paul hoppe

One of my favorite bars in the world is the Bar Antic ("Old Bar" in Catalan), on the second floor of a rickety building down a narrow cobblestone street in a crumbling Spanish textile town. It is a speakeasy—not so much because its largely Muslim clientele prefers hashish to beer, but because those Muslims are mostly illegal North African immigrants, and cannot congregate in any public place without becoming a police magnet. I was also an illegal worker when I frequented the Bar Antic—just an under-the-table English teacher, nothing exotic. I'd play cards with Lucky (an illiterate 16-year-old poker prodigy who once asked me if Seattle was closer to Mecca than Barcelona) and Adil (a sub-Saharan African who had long, curved tusks for teeth) and Hassan, the Moroccan barkeep. It was comfortable, friendly, and, most importantly, nobody asked to see your visa.

Where there are prohibitions, there are speakeasies, from ramshackle juke joints in southern "dry counties" to after-hours hideouts in Chicago. Speakeasies had their heyday during Prohibition, when the Eighteenth Amendment (b. 1917, d. 1933) chased drinkers underground and gave rise to a whole culture of secret knocks and criminal chic. Once Congress repealed the foolish amendment, American speakeasies became rare and precious curios.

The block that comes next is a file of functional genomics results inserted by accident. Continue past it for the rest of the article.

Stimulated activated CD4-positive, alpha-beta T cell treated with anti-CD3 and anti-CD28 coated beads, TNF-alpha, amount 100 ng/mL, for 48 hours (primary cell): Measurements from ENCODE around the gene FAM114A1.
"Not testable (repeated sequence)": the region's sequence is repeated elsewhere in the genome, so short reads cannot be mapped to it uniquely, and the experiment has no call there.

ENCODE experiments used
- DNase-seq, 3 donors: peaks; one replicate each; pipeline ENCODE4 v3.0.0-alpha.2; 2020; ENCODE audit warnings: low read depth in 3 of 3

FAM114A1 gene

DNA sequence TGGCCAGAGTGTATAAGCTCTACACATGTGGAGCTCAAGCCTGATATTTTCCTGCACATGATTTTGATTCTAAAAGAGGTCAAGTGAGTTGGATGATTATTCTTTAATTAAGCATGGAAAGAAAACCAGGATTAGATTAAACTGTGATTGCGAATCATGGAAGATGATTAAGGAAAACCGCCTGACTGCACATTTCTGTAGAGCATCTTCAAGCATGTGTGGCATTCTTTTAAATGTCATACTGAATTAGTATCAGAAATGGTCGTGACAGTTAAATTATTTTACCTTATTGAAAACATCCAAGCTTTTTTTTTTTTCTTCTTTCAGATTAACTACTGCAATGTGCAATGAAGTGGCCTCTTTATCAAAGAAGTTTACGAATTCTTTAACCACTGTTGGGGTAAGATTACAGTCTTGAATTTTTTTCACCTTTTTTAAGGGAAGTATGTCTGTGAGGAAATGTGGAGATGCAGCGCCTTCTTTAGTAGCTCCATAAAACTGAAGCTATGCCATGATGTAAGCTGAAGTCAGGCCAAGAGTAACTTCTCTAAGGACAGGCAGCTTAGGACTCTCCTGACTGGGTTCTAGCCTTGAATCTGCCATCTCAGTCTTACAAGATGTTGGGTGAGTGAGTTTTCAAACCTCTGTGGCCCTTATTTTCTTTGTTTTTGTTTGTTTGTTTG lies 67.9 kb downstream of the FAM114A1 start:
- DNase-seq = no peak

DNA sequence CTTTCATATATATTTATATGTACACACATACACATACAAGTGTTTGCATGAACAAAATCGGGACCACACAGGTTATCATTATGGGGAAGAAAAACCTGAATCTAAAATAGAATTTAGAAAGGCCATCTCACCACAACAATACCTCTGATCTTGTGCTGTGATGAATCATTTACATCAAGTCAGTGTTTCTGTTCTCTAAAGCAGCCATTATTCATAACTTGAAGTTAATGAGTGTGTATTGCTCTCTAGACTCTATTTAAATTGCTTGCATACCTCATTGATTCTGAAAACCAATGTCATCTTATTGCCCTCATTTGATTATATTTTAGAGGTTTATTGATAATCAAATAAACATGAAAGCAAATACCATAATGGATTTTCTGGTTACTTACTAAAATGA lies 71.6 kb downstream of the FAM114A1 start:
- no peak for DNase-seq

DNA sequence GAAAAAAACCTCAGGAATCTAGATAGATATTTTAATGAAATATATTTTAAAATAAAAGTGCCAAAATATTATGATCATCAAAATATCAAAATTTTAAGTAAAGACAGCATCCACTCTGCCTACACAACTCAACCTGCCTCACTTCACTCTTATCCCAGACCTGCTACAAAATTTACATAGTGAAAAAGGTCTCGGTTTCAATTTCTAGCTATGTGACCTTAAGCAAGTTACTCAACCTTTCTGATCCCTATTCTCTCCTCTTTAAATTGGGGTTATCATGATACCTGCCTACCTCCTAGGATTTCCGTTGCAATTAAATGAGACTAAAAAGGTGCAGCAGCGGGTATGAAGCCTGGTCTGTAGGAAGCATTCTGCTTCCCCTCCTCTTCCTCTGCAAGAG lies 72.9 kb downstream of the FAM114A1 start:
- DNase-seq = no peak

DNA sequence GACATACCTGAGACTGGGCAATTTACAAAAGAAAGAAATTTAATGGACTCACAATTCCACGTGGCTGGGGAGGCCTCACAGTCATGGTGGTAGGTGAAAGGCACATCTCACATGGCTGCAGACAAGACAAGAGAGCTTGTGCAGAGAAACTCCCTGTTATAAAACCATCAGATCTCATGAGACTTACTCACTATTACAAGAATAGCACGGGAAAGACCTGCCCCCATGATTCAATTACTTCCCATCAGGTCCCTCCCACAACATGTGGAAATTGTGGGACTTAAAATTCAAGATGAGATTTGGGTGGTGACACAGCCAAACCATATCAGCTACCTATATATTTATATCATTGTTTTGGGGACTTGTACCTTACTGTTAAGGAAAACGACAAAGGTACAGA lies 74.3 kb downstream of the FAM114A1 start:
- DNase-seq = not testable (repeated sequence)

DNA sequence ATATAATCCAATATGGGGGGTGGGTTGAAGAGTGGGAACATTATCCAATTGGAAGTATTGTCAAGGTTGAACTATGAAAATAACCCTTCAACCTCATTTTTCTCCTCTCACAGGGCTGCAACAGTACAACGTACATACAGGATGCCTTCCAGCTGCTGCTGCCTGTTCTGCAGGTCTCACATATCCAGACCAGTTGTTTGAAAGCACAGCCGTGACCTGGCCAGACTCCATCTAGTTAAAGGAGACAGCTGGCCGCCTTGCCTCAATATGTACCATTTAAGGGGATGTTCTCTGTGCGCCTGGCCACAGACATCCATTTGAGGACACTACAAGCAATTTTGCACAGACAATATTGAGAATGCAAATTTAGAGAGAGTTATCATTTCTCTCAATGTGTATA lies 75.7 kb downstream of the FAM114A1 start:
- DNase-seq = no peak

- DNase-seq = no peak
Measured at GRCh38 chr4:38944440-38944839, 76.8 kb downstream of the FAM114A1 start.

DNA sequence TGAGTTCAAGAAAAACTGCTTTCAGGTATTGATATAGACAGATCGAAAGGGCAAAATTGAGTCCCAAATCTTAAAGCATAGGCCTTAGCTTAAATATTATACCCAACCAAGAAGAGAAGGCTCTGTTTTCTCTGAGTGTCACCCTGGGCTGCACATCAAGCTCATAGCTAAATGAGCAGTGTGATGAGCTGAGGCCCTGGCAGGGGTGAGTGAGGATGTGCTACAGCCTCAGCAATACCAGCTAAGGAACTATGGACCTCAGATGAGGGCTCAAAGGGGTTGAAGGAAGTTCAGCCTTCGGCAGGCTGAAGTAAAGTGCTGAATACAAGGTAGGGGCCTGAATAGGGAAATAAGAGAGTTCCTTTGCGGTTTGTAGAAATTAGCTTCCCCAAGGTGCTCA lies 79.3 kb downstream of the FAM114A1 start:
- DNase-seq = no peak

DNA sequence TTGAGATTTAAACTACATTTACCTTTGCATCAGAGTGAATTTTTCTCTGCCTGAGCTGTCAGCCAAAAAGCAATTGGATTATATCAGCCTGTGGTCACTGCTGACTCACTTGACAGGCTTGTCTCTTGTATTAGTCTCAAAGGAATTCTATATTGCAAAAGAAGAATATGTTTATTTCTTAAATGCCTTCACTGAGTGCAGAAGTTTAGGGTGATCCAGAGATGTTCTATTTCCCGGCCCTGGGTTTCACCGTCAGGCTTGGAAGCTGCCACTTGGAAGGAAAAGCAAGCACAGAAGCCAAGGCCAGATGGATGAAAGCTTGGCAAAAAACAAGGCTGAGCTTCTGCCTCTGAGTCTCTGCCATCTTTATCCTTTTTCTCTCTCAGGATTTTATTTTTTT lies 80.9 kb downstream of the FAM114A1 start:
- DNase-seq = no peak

But this is a new era in Seattle, one of incremental prohibition. The smoking ban and its 25-foot clause, the four-foot stripper rule, the mayor's Joint Assessment Team (a party of fire, building-code, health, transportation, and other inspectors that has been busting clubs for picayune infractions like illegal sandwich-board signs and "unregistered amusement devices")—whatever their virtues, they threaten to strangle our gritty, fecund, and necessary civic underbelly with a tangle of tape measures and permits.

They are also laying the groundwork for a speakeasy revival.

Opening a speakeasy in reaction to these restrictions isn't just financially smart, it's a public service. Illicit desire equals profit, and adventurous entrepreneurs can be cultural preservationists and make a killing at the same time. Seattle is full of potential customers who want to smoke a joint and play a friendly round of Texas Hold'em while burlesque dancers without pasties undulate in the background—or even watch a new play. Increasing tax burdens and building-code requirements have wounded and killed off several small theaters in the past few years, tempting institutions as innocent as playhouses to go off the grid. Some already have.